Debating the Ideal College Degree for the AI Era

Josephine Perl has firsthand knowledge that the majority of college students pursuing humanities degrees often face a similar question: How will you secure a livelihood?

It’s a concern that specifically troubles students like the 20-year-old philosophy major at Boston University, particularly since the advent of ChatGPT. The artificial intelligence-powered chatbot is predicted to diminish the value of the nuanced language skills possessed by workers with humanities degrees, qualifications that have been diminishing over the past ten years.

As AI begins to reshape the job market, the potential impact on certain professions is becoming increasingly evident. While research on this topic is still in its infancy, there are signs that the career prospects for workers in communications and computer coding could be more at risk compared to other fields.

Speculations about which fields will be most affected by bots are currently inconclusive.

“I anticipate we will experience a significant transformation,” remarked Manav Raj, an assistant professor at the University of Pennsylvania who has conducted research on the impact of ChatGPT on the workforce. “It is challenging for me to precisely pinpoint the skills that will retain value.”

The uncertainty looms large over college students while debunking common assumptions regarding the value of certain degrees. Concurrently, the federal government is preparing to impose new regulations on colleges to ensure students receive adequate value for their education.

The conversation will undoubtedly persist as students head back to campuses this autumn. Despite the AI “hype,” Perl, the philosophy major in Boston, remains undeterred. Writing novels since the age of 11, she has aspirations to pursue a Master of Fine Arts in creative writing. Driven by her dream of becoming a novelist, she aims to write young adult fiction akin to what she enjoyed as a child – a talent she believes AI cannot replicate.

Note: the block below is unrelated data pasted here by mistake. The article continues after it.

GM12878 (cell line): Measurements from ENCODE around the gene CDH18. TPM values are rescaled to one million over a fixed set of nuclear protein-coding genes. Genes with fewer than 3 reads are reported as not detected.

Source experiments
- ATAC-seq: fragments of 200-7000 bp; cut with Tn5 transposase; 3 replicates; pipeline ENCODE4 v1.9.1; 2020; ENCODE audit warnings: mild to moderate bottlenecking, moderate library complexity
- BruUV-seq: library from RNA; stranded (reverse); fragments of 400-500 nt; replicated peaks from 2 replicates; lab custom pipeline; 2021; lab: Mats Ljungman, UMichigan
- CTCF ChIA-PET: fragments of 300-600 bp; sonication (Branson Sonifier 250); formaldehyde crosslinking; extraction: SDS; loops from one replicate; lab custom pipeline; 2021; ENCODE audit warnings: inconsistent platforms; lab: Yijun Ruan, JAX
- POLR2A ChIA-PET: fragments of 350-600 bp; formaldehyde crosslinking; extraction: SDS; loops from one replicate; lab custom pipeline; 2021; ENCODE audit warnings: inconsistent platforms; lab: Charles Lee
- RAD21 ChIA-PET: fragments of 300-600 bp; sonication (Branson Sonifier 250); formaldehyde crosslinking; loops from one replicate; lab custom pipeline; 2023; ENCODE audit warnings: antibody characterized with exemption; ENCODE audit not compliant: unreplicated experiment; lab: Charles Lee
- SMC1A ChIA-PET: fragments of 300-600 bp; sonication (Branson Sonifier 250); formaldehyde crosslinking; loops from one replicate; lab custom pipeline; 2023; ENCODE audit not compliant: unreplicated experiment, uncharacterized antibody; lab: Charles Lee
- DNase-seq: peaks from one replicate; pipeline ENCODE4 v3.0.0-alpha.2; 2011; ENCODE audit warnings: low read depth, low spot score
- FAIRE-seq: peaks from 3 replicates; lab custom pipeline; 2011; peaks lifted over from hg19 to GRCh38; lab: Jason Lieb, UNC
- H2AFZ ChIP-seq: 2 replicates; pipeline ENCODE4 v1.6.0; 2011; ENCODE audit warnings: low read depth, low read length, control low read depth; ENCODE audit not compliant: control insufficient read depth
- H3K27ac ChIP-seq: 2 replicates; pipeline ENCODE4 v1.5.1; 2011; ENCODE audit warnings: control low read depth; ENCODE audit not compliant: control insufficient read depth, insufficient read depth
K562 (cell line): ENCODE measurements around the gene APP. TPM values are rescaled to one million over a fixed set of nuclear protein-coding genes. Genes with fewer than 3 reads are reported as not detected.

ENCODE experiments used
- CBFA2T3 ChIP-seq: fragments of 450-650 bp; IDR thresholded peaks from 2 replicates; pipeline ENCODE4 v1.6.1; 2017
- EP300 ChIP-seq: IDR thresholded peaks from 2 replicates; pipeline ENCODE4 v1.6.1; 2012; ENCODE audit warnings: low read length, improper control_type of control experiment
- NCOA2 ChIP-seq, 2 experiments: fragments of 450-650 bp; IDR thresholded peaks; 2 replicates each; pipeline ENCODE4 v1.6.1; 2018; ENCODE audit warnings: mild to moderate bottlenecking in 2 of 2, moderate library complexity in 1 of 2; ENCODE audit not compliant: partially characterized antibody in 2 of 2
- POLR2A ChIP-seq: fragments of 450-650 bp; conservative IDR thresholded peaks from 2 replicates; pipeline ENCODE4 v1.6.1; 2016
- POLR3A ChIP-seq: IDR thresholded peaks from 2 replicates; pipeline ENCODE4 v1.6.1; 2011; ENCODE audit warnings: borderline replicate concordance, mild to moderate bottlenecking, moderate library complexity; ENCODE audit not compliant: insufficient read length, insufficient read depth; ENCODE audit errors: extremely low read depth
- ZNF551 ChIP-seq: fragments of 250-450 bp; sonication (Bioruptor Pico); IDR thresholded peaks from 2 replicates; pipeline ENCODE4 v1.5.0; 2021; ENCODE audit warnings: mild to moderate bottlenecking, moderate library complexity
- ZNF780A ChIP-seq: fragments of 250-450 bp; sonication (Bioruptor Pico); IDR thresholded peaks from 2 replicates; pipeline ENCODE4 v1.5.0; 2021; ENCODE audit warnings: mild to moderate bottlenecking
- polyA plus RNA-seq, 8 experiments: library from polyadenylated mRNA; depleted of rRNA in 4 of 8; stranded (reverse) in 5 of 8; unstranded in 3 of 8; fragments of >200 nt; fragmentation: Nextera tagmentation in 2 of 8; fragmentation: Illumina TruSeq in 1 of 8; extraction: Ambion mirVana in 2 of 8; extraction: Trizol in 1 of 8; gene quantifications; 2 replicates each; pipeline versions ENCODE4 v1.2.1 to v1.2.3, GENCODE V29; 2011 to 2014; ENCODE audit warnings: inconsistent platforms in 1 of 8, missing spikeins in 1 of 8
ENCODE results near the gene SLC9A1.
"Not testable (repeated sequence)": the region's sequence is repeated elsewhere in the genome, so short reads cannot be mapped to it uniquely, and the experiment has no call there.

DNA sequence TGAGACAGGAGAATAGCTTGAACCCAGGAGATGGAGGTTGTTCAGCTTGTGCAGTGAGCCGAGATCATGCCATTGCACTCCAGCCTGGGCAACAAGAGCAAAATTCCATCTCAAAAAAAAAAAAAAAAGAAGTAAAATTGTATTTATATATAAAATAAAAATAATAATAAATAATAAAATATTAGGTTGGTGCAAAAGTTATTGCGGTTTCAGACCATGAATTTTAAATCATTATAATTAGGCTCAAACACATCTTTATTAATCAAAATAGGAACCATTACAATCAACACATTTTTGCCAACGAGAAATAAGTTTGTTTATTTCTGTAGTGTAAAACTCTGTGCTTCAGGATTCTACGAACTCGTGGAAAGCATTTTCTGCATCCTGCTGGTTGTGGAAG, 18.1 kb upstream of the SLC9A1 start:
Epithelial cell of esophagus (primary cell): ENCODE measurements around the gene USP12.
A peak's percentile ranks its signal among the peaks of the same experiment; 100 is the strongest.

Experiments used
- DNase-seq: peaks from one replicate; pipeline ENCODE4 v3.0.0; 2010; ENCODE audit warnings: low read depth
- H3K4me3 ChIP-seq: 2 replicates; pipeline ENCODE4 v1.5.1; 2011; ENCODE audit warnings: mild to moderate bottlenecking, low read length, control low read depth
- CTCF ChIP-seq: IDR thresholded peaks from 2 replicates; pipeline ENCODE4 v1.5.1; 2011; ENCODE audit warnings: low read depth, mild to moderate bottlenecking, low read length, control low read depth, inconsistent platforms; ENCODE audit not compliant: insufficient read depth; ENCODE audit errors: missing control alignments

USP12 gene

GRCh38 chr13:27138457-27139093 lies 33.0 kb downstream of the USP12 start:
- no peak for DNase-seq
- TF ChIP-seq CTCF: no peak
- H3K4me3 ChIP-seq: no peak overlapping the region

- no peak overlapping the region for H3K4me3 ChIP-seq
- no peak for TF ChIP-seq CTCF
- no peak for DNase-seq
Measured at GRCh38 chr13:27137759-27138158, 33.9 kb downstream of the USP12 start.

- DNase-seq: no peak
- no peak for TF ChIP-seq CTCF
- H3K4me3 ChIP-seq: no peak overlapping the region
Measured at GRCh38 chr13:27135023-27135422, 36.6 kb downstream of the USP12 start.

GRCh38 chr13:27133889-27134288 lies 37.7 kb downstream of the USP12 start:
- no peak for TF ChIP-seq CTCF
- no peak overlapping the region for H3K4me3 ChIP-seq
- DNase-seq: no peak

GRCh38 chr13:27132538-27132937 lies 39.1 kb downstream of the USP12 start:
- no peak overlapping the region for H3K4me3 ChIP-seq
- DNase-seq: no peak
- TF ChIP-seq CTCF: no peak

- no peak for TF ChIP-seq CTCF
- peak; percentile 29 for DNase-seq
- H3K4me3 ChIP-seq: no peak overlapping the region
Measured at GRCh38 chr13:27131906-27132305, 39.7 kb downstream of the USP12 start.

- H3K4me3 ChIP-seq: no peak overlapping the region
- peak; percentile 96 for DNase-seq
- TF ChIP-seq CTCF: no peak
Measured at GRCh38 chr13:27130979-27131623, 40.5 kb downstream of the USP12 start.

Other philosophy students she knows are considering attending law school. She contemplates this option at times, particularly as a student reliant on scholarships to cover tuition.

“Some individuals prioritize financial stability,” she noted.

Is a computer science degree still a secure investment?

The ongoing debate on which college degrees lead to high-paying jobs has endured for decades, especially as higher education enrollment increased in the latter half of the previous century.

In recent years, the soaring cost of college education and the student loan debt crisis have compelled students and families to carefully evaluate programs with the best outcomes. This fall, the number of undergraduates studying computer and information sciences surpassed the number of humanities majors after years of technical fields lagging behind.

Software developers with computer science degrees often earn six-figure median annual incomes. Furthermore, recent data from the National Student Clearinghouse Research Center indicates an increase in student retention in computer science programs in the fall of 2022 coinciding with the introduction of ChatGPT.

Despite the chatter on social media over the past year, theorizing on whether AI advancements could render programming degrees obsolete, Todd Thibodeaux, president of the tech trade group CompTIA, remains pragmatic. He believes that radical industry shifts won’t occur as swiftly as some fear, but the rapid evolution of marketable skills will necessitate students to be discerning about their choice of colleges.

“Avoid schools using outdated textbooks,” he recommended.

Arpita Pandey, a 19-year-old computer science major at the University of California, San Diego, remains unfazed by the hand-wringing. Opting for this career path for job stability and with a family background in software development, she plans to pursue a master’s degree to enhance her competitiveness in the job market.